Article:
The UFS system architecture serves as the backbone of a unified modeling system, and must provide high performance, reliable technical and scientific functions for a range of different forecast products. System architecture can be defined as “the fundamental organization of a system, embodied in its components, their relationships to each other and the environment, and the principles that govern its design and evolution.” The design of the architecture is relevant to research community partners because it must make it easy for them to perform runs and experiments, and participate as full partners in model development. An initial conception of the system architecture (see the figure) is a layered, component-based structure, divided into

  1. Workflow Environment that includes a user interface and database of experiment metadata for previous runs, including metadata about input datasets and observations/analyses used for verification,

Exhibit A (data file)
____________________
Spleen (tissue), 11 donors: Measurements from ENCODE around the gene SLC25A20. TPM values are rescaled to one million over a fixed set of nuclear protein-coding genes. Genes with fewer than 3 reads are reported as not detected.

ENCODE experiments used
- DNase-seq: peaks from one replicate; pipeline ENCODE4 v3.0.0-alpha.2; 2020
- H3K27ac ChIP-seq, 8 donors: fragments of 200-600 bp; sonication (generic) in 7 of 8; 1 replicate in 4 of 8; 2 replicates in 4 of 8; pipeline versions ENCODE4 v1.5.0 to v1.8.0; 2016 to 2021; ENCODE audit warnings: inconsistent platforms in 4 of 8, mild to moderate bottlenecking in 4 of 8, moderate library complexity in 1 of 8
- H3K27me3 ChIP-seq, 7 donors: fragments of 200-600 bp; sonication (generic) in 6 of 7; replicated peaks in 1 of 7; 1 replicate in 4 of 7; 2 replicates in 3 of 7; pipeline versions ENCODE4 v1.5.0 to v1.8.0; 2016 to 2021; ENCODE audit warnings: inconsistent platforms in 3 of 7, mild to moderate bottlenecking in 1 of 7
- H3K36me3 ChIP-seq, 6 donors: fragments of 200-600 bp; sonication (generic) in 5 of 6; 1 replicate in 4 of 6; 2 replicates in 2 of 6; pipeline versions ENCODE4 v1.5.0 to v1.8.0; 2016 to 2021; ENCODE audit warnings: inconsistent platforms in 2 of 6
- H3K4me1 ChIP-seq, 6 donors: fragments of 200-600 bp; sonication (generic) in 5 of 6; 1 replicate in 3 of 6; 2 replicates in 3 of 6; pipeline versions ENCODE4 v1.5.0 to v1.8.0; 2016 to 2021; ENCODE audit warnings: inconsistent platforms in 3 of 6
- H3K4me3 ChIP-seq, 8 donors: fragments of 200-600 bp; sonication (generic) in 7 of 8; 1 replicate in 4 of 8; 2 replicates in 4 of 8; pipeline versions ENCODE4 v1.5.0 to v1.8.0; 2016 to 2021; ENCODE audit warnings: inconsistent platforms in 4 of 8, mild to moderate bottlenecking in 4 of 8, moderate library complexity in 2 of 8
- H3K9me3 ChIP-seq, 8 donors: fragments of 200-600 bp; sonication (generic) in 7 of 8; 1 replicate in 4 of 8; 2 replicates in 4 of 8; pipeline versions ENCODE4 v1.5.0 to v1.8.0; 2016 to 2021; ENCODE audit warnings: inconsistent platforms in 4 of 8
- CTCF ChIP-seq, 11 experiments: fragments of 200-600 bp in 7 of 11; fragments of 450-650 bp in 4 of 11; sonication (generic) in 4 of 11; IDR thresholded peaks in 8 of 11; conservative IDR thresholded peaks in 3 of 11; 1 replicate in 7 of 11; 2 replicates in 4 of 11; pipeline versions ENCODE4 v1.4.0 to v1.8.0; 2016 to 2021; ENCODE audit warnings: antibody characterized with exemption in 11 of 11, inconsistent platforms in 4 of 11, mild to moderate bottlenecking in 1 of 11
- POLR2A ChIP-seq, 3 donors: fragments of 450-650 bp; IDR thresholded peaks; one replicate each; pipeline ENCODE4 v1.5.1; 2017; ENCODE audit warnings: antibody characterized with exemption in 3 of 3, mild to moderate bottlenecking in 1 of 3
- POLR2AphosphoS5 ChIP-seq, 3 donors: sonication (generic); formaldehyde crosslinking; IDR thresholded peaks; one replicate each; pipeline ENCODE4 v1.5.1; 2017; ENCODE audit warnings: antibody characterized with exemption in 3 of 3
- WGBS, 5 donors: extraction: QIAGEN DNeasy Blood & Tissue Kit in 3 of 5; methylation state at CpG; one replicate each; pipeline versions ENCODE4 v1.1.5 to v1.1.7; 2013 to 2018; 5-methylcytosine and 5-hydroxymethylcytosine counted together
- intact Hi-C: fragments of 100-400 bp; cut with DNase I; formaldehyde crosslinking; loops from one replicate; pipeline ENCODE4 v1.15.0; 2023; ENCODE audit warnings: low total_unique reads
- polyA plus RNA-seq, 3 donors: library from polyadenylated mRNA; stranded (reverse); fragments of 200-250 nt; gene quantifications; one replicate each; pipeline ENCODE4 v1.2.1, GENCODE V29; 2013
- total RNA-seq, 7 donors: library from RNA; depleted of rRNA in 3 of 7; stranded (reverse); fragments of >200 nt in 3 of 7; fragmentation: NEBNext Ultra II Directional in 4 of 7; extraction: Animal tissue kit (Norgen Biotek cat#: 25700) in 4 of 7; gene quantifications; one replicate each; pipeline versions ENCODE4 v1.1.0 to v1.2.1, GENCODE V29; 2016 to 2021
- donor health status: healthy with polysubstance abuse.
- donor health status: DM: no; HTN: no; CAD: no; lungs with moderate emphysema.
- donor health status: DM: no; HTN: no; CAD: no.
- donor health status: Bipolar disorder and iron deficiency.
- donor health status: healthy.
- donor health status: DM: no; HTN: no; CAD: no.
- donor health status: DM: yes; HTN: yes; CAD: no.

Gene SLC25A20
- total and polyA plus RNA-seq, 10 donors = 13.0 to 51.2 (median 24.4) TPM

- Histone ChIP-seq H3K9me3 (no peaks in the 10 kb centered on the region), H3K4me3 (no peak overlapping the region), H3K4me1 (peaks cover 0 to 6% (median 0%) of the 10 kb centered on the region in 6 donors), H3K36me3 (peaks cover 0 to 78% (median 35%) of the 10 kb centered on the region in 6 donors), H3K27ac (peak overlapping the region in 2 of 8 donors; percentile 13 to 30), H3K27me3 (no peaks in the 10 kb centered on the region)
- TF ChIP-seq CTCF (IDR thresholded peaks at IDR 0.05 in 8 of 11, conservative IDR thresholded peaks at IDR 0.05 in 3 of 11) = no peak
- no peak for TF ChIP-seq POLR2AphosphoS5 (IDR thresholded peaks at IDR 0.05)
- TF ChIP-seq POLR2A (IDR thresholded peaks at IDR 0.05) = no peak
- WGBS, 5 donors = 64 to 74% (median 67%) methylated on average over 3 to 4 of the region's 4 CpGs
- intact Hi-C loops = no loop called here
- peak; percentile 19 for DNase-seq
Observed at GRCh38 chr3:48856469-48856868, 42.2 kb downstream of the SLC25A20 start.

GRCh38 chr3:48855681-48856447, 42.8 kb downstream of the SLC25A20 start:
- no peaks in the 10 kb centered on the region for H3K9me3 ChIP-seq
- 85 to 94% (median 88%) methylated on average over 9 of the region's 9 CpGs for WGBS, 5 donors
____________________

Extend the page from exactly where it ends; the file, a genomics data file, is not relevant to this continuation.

2. Prediction Package layer that consists of a sequence of pre-processing, data assimilation, forecast, and post-processing jobs,
  3. Modeling and Data Assimilation Application layer that includes the coupling framework (the NOAA Environmental Modeling System, or NEMS), a prescribed interface between atmospheric physics and dynamics, model components, and data assimilation components, and
  4. layer of Libraries and Utilities.

Each layer utilizes components, which can be defined as “composable” software elements that have a clear function and interface. The system architecture includes elements that are complete and others that are still in progress. The portion of the system diagram that relates to coupled modeling applications is shown in teal and black. NEMS is shown in teal and includes a main coupler, a space weather coupler, a driver, and tools for building applications and running specific cases.